Ever heard of Latin Boogaloo? I'm crazy about this spicy fusion music genre from the 1960s; it's having a moment again. The Boogaloo Assassins, LA's hottest crossover band, is playing in New York City at Nublu on August 1 during Fania Records 50th anniversary celebration. Drop by or download this road trip playlist they've created exclusively for T+L. Vamos!
1. "Aye Que Rico" by Boogaloo Assassins.
Watch the Boogaloo Assassins perform one of their hits on the rooftop at The Standard Hotel in downtown Los Angeles.
2. "El Pito (I'll Never Go Back to Georgia)" by Joe Cuba.
Start your trip with one of the all-time greatest hits by the father of Latin Boogaloo, Joe Cuba; this raucous descarga is an immediate party starter.
3. "Arrecotin Arrecotan" by Ismael Rivera.
Widely considered one of the greatest soneros (vocal improvisers), Puerto Rican singer Ismael Rivera's playful "Arrecotin Arrecotan" displays his virtuosity.
4. "Acid" by Ray Barretto.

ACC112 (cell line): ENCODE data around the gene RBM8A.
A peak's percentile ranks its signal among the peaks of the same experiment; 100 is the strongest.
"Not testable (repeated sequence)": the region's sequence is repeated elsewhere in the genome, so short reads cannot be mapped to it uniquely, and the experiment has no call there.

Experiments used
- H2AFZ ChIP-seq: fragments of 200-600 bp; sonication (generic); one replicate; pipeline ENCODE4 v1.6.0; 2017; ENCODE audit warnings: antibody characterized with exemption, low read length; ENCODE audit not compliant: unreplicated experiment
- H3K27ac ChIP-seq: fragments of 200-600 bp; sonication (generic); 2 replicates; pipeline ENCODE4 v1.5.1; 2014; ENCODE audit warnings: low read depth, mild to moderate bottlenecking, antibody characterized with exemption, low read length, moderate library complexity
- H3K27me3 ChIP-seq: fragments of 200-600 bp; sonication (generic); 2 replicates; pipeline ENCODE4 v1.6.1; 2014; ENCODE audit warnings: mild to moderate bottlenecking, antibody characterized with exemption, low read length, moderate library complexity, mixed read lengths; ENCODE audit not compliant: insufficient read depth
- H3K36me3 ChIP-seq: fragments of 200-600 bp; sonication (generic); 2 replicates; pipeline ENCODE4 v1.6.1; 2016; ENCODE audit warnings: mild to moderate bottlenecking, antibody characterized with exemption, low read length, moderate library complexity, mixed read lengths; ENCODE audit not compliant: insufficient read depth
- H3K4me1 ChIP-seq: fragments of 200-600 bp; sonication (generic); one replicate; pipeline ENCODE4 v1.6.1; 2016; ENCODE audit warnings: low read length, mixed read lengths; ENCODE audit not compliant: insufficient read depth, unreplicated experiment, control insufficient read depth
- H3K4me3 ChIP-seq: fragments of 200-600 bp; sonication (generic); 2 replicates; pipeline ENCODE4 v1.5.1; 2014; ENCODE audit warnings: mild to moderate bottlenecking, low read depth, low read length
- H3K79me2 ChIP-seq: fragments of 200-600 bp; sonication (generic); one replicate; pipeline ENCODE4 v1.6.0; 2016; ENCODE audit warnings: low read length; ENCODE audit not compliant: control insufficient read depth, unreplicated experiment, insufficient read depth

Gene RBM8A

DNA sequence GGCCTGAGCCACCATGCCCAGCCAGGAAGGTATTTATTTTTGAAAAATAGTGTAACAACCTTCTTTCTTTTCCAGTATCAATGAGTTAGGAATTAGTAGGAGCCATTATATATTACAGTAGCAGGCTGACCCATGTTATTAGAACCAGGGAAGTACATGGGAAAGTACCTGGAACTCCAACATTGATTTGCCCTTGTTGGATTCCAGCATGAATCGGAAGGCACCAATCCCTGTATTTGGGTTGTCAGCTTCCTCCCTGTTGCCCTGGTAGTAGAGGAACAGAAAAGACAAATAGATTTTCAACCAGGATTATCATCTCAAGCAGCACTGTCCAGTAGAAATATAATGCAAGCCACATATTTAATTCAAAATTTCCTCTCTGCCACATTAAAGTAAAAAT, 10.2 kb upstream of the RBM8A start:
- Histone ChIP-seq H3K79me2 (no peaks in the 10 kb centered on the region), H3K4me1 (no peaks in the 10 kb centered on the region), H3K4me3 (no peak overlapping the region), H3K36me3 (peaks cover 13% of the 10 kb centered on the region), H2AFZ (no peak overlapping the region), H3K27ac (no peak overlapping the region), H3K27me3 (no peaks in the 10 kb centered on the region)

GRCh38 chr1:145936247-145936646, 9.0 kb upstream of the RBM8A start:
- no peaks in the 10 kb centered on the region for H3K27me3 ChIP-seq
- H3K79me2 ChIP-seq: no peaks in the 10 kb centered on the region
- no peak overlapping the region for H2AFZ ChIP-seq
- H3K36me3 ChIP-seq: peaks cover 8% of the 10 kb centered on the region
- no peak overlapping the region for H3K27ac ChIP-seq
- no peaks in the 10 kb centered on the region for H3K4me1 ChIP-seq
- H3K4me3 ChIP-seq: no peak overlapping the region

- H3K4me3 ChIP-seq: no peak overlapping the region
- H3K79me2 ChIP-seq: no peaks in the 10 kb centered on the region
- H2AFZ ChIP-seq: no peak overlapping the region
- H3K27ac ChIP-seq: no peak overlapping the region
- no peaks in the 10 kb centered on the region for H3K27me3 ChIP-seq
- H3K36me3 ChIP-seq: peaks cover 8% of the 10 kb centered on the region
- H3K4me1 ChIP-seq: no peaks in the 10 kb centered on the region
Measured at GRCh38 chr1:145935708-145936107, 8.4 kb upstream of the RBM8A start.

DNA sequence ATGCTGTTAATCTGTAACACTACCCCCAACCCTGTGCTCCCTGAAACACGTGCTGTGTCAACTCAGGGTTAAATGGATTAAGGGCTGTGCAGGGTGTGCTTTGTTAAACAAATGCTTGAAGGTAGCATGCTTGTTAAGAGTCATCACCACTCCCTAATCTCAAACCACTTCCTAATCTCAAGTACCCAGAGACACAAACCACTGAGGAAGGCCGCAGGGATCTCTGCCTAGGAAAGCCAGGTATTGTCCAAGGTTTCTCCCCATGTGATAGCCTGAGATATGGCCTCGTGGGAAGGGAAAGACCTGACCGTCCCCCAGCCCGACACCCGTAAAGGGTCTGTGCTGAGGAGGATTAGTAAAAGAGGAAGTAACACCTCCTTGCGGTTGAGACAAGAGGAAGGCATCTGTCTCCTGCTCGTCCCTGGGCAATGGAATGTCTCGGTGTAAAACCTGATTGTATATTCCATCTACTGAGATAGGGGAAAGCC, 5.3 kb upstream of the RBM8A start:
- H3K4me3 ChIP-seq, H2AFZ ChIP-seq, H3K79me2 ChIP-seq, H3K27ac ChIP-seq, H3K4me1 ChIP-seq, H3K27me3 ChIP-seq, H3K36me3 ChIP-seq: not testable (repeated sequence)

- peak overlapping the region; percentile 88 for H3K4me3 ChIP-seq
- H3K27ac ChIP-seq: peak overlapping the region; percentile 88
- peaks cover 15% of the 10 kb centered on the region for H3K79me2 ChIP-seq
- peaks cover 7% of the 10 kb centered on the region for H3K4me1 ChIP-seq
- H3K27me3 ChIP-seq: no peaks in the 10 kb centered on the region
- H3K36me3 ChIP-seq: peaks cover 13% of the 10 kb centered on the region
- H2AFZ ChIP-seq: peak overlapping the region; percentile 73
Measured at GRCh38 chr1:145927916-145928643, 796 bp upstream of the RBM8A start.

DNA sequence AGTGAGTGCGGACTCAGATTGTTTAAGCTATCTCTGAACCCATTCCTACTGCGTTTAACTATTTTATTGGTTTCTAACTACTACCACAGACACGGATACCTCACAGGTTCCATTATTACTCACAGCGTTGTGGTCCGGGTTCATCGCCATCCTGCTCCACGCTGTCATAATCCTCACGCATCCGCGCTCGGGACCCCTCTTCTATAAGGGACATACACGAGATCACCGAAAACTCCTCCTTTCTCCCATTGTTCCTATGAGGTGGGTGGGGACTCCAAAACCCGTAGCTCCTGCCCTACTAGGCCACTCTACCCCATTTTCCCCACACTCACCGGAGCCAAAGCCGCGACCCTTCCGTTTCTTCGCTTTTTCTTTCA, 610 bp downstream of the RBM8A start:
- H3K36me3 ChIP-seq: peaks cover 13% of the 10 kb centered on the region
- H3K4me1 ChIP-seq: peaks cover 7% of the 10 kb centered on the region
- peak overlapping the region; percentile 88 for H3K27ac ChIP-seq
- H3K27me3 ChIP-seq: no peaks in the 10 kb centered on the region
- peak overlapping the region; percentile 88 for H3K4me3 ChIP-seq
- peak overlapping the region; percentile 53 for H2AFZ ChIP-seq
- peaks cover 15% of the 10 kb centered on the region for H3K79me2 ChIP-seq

Fania All-Star conguero Ray Barretto's funky instrumental from 1968 channels New York in the middle of August: sizzling hot and greasy.
5. "Heat" by Pucho and the Latin Soul Brothers.
Pucho, a.k.a Henry Brown, turns up the "Heat" in this moody instrumental evoking a 1970s-era detective film set in Spanish Harlem.
6. "Subway Joe" by Joe Bataan.
By the late 1960s one of the biggest stars in Latin music, Afro-Filipino Latin-Soul singer Joe Bataan sings "Subway Joe" and reminds us of what riding mass transit during summer is all about.
7. "Mira Ven Aca" by Johnny Colon & Orchestra.
No playlist of Latin Boogaloo is complete without "Mira Ven Aca." Colon makes mid-tempo cha-cha-cha sound impossibly easy.
8. "Eso Se Baila Asi" by Willie Colón.
Salsa superstar Willie Colón started playing Latin Boogaloo in his teens. Here "El Cantante" Hector Lavoe ironically laments: "Boogaloo no hay conmigo" (Boogaloo is not for me) backed by Colón's super-smooth band.
Shane Mitchell is T+L's lifestyle correspondent.